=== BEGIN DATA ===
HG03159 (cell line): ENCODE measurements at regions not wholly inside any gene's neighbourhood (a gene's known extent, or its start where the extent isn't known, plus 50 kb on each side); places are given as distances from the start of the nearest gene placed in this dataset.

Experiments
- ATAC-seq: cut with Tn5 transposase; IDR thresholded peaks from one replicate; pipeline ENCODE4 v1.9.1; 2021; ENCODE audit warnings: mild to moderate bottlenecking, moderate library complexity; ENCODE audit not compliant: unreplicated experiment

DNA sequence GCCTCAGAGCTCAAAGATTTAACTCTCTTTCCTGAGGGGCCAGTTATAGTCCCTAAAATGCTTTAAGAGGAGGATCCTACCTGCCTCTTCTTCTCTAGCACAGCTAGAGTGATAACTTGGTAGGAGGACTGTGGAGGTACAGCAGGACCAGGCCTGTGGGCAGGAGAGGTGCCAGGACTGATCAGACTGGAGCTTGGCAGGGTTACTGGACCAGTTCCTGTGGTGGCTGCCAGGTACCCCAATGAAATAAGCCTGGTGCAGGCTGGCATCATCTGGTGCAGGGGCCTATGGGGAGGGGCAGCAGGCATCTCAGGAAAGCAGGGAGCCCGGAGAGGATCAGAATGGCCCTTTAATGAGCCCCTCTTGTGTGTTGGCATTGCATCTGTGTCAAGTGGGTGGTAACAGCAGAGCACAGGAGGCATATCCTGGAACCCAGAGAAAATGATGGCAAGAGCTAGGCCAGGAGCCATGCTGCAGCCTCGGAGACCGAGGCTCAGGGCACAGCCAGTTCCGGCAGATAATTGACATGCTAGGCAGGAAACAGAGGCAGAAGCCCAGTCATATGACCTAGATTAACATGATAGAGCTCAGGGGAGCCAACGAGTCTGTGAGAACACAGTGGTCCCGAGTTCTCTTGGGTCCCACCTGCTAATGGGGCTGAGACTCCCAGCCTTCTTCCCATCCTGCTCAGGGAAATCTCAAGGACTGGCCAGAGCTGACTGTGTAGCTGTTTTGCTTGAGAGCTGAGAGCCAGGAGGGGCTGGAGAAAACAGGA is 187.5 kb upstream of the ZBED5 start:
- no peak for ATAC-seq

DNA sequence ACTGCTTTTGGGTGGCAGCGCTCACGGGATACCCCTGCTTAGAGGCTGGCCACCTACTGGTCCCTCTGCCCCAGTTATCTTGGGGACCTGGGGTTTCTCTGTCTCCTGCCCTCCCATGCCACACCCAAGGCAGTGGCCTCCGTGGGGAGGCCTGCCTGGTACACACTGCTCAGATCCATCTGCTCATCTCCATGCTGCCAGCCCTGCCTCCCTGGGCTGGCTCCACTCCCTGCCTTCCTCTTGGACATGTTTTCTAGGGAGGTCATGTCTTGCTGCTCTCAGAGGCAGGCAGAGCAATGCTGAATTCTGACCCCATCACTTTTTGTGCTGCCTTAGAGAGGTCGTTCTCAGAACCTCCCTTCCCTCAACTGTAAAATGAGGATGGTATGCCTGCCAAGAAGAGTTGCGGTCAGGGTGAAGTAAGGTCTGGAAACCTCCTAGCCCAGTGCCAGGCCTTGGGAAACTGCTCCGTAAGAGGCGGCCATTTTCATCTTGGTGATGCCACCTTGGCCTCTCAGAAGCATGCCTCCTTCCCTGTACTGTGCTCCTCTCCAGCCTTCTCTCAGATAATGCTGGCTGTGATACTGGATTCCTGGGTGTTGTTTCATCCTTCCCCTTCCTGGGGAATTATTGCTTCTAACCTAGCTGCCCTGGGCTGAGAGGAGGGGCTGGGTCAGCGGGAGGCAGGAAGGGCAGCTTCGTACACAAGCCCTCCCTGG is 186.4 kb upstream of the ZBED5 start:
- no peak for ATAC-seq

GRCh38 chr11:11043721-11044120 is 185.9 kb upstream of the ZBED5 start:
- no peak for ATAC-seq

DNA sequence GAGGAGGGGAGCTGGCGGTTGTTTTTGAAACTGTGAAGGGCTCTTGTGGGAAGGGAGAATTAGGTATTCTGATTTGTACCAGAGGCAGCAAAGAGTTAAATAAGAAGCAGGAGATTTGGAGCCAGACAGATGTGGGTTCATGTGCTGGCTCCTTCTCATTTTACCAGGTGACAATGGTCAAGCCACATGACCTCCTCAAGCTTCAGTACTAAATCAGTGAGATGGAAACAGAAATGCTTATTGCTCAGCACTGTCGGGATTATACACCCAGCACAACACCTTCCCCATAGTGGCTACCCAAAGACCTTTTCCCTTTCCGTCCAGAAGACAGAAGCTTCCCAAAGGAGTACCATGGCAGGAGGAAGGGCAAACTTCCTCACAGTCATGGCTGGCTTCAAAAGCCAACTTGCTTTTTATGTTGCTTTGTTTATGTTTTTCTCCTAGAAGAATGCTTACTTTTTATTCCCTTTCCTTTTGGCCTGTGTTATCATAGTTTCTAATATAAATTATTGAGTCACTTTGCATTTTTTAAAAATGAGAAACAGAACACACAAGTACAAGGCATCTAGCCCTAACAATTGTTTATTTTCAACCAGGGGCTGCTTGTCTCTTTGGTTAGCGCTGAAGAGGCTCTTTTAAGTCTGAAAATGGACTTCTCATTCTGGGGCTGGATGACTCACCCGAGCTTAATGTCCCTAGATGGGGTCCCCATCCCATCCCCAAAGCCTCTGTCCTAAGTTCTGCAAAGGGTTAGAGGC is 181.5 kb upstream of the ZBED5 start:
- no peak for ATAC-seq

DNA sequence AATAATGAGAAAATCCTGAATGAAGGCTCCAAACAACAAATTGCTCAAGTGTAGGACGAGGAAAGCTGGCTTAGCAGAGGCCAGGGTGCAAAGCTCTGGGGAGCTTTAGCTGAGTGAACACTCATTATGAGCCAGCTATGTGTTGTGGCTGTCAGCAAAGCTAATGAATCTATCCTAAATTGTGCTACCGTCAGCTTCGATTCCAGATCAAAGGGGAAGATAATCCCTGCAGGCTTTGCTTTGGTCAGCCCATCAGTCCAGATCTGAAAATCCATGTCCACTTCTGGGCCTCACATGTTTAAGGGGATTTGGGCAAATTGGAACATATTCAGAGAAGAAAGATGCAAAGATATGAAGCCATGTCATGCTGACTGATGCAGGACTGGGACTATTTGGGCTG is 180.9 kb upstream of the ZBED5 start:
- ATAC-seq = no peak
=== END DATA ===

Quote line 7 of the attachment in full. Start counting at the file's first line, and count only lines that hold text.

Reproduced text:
- no peak for ATAC-seq